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Vybz Kartel Denied Bail By Supreme Court In Jamaica, Murder Charge Still Pending

Dancehall star Vybz Kartel and two of his three co-accused will remain behind bars after a judge rejected the habeas corpus application submitted by their attorneys Thursday.

Supreme Court Justice Andrea Thomas ruled that in the absence of a verdict of acquittal by the Privy Council the charge of murder remains in effect for Kartel, whose given name is Adidja Palmer, and his co-accused Shawn “Shawn Storm” Campbell and Andre St John.

In declaring that their present custodial status is not in breach of the constitution, Justice Thomas told a packed court room at the Supreme Court in downtown Kingston that, “In view of the fact that their appeal is not yet determined they should remain in custody until their appeal is concluded.

“That is until a verdict of acquittal is entered or there is a decision for a retrial,” Thomas said.

The ruling comes after an intense court battle to determine whether Kartel and the two men were being illegally detained by the state. Attorney for the men, Isat Buchanan, argued in submissions that “a conviction must exist for there to be authority to detain” the men.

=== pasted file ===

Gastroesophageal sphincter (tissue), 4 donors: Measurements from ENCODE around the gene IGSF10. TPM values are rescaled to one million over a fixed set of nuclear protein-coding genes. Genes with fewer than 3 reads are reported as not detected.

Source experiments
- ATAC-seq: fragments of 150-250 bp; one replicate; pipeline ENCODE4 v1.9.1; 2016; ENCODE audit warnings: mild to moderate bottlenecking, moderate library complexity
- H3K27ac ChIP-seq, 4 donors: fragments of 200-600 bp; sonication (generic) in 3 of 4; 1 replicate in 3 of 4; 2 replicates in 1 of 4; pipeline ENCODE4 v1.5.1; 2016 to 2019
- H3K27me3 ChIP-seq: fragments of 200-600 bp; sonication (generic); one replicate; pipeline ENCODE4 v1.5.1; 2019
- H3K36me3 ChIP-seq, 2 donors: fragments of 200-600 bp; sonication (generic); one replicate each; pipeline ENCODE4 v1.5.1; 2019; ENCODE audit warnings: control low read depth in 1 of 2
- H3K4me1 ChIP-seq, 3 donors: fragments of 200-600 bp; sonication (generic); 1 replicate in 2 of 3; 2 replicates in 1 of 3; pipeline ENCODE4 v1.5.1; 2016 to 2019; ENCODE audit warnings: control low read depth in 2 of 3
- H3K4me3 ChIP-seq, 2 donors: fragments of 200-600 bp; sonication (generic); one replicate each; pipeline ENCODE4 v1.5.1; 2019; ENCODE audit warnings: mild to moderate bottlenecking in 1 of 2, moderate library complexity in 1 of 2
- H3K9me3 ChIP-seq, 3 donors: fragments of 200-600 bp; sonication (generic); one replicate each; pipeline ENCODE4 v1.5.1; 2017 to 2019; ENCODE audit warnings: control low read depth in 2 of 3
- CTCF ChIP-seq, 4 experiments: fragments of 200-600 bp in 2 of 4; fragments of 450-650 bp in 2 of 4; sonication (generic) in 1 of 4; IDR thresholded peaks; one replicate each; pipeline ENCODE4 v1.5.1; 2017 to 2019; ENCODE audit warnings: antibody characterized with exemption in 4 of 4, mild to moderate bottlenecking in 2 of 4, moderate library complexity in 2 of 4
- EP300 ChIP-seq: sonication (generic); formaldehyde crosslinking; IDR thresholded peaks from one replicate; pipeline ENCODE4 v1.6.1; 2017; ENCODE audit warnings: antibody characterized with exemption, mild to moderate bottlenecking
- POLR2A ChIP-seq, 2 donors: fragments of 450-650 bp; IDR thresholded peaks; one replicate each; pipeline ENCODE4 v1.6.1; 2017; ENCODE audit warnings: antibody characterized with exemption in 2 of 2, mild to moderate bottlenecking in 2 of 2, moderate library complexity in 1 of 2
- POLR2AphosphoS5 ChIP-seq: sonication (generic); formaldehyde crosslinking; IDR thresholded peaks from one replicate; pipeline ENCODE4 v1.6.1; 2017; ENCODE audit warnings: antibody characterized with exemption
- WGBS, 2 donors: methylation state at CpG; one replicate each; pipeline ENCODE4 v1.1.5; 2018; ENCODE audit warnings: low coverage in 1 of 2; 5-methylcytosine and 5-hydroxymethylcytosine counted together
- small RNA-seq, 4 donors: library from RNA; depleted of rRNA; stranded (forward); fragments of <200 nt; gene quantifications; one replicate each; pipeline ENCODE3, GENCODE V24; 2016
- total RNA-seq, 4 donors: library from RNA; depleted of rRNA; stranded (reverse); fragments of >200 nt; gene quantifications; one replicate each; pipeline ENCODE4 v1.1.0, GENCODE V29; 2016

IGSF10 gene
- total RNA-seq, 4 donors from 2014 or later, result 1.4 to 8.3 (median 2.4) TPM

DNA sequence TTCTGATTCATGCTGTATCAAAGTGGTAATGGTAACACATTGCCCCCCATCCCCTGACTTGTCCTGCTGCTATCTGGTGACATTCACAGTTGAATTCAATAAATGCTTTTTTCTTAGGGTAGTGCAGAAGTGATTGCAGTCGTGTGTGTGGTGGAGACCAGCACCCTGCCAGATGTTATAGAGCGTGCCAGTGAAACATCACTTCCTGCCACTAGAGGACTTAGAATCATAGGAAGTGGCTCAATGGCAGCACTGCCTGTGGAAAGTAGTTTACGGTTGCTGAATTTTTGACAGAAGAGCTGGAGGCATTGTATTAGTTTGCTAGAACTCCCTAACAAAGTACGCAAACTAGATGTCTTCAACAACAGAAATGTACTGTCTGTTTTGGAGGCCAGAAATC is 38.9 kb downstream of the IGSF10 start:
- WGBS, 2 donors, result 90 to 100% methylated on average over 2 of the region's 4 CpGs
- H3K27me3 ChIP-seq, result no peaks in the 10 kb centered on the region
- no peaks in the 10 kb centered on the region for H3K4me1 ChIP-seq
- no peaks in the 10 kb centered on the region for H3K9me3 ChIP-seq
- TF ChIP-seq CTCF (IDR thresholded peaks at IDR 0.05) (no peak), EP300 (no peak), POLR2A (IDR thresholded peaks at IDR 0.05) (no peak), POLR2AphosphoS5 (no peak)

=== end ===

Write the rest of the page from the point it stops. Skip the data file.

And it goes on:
Meanwhile, state attorneys argued that the quashing of the convictions by the Privy Council in March did not equate to an acquittal and only reverted the men to their pretrial status with murder charges that are still “live”. The defense lawyers had on May 13 filed a writ of habeas corpus application seeking their clients’ release, arguing that there was no order by the Apex Court for the continued detention of their clients and as such they should be released.

The defence lawyers had on May 13 filed a writ of habeas corpus application seeking their clients’ release, arguing that there was no order by the Apex Court for the continued detention of their clients and as such they should be released.

The Privy Council’s ruling followed an appeal made in February by lawyers representing the then-convicts, who argued various grounds, including the admissibility of telecommunication evidence, allegations of jury misconduct, and pressure on the jury to reach a verdict.

Since the ruling, the artiste has remained in prison. Shortly after, Kartel questioned the need for a retrial in his statement to Fox 5 News, saying, “I feel victorious in this very moment as the Privy Council, in their infinite wisdom, understood the assignment and remedied the situation by quashing my conviction! I am now back to being an innocent man in the eyes of the law. A grave injustice was done to me and my co-accused in the original trial… and my cries were heard in the land’s highest court.”





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